And how right I was. Over the next weeks we were blessed with very tender and beautiful experiences. Right before we left for Tonsai, I realized that having a companion with a devout spiritual practice is, probably, really intimidating for Curtis to have to freedom to begin his own, and I left my tarot deck at home. This was possibly the biggest piece of magic on the trip. For my to give up my daily practices in order to provide C with space to explore his own realm, for the first time. He had been having a connection with a Rider Waite tarot deck that I'd been gifted at Spirit Weavers Gathering earlier that year, and I really wanted to see what might become of it. Leaving my cards behind was also a big step outside of my own comfort zone.
It took a few days, but we really started settling into this slower, timeless life, finding refuge in it's simplicity. I started really diving into my journal, decompressing and beginning to sort out a multitude of attitudes and intimacies inside mySelf that have been holding me back, that I couldn't seem to let go of. From the very first tarot draw, on our first afternoon of arrival, Curtis began having incredibly loud and impactful, direct messages on surrender, and letting go of expectation. Tarot started to become a regular practice, he would draw for me and a few friends we made along the way. There's something about the beginning of a divination practice that is so magical, there's nothing like it. Hard-hitting, frank messages that are often, hard to hear, but so so needed.
What I mean to say here, is that often, many of us are so comfortable in our Westernized lives, where we are obsessed with the ability to 'control' much of what our world looks like. We can liken this to the feeling of living in our own bubble. We choose what relationships we let in, the emotions we allow ourSelves to feel, and when we don't want to experience something, we push it out and redirect attention. If we're living a self-aware life and open to constant growth and change, we come to realize that leaning into discomfort is one of the greatest things we can do for ourSelves. Creating the space to witness how we naturally respond to what we'd normally consider 'stressful', sit with it, and work from there.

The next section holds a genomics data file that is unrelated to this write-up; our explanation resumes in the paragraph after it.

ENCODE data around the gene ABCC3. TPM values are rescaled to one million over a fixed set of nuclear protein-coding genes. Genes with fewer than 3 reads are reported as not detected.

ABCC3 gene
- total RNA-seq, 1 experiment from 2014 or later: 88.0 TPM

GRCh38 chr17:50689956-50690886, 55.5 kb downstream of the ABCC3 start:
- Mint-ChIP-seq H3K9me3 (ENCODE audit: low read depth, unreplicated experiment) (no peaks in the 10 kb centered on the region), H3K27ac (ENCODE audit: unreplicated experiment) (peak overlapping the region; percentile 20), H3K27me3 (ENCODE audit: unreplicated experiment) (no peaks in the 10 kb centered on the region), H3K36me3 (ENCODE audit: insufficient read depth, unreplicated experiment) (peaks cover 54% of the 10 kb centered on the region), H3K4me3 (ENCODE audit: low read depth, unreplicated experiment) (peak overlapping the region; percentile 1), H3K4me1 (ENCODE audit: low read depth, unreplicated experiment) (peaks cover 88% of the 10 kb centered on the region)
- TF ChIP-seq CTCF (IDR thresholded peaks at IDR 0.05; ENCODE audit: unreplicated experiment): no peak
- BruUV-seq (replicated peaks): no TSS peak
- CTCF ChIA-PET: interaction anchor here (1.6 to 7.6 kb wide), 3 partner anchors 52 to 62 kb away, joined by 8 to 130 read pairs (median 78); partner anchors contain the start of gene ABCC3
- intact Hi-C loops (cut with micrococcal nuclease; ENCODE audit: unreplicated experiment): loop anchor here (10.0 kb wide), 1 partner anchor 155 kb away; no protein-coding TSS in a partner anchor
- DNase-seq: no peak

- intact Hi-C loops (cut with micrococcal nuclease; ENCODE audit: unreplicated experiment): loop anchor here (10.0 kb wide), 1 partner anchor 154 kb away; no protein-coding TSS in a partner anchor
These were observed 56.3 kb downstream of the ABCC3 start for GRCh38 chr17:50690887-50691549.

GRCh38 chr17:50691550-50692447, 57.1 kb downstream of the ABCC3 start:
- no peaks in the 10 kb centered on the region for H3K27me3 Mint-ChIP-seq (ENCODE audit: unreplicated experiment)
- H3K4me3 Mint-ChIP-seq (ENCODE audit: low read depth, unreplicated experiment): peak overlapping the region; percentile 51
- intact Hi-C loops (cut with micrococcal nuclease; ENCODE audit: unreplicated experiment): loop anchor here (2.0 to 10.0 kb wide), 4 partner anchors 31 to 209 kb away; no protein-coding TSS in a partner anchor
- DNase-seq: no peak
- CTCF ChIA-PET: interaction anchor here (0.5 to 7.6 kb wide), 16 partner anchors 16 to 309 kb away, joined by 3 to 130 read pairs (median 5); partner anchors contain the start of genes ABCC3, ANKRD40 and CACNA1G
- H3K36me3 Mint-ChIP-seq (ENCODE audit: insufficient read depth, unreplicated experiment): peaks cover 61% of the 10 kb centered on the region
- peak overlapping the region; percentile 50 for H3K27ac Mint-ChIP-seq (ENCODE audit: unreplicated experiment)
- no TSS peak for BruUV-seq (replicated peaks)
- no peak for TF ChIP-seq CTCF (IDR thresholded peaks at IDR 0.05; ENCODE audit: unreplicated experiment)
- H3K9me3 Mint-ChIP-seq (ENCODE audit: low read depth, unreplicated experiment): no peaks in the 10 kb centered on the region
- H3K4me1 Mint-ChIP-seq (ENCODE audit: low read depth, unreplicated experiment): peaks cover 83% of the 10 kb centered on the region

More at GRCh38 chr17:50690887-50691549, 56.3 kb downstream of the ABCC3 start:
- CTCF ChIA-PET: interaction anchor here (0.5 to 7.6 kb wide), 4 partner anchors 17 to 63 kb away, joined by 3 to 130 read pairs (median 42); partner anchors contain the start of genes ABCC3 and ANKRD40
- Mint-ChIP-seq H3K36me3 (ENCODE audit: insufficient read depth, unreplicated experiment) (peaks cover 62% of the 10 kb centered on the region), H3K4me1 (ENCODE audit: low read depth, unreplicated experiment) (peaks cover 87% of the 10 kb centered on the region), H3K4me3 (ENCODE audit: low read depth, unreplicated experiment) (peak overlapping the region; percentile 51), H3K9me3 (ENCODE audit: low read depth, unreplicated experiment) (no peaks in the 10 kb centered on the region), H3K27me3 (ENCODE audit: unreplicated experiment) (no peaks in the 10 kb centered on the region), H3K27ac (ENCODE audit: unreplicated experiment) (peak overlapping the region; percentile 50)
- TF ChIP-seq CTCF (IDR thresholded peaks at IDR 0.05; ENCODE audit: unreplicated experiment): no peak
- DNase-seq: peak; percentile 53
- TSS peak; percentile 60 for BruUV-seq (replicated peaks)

This trip offered us growth we've never know, both in our relationship and as individuals. After both of us experienced food poisoning, we became a bit disenchanted with the lax sanitary practices, and skipped out, visiting another island, Koh Lanta (aircon!!), and eating a ton of western vegan food (safe to say, I'm not touching Thai food for months). We treated ourSelves and relaxed into what we originally thought this vacation would look like.
The lessons learned through this experience are totally invaluable and I couldn't be more grateful. This is another one of those lessons that I relearn often. Truly surrendering and giving way to whatever lessons present themselves, and leaning into the discomfort, getting curious about what's meant to be learned in that moment.
I wouldn't trade these uncomfortable experiences for anything.
The most beautiful gifts come in unexpected packages.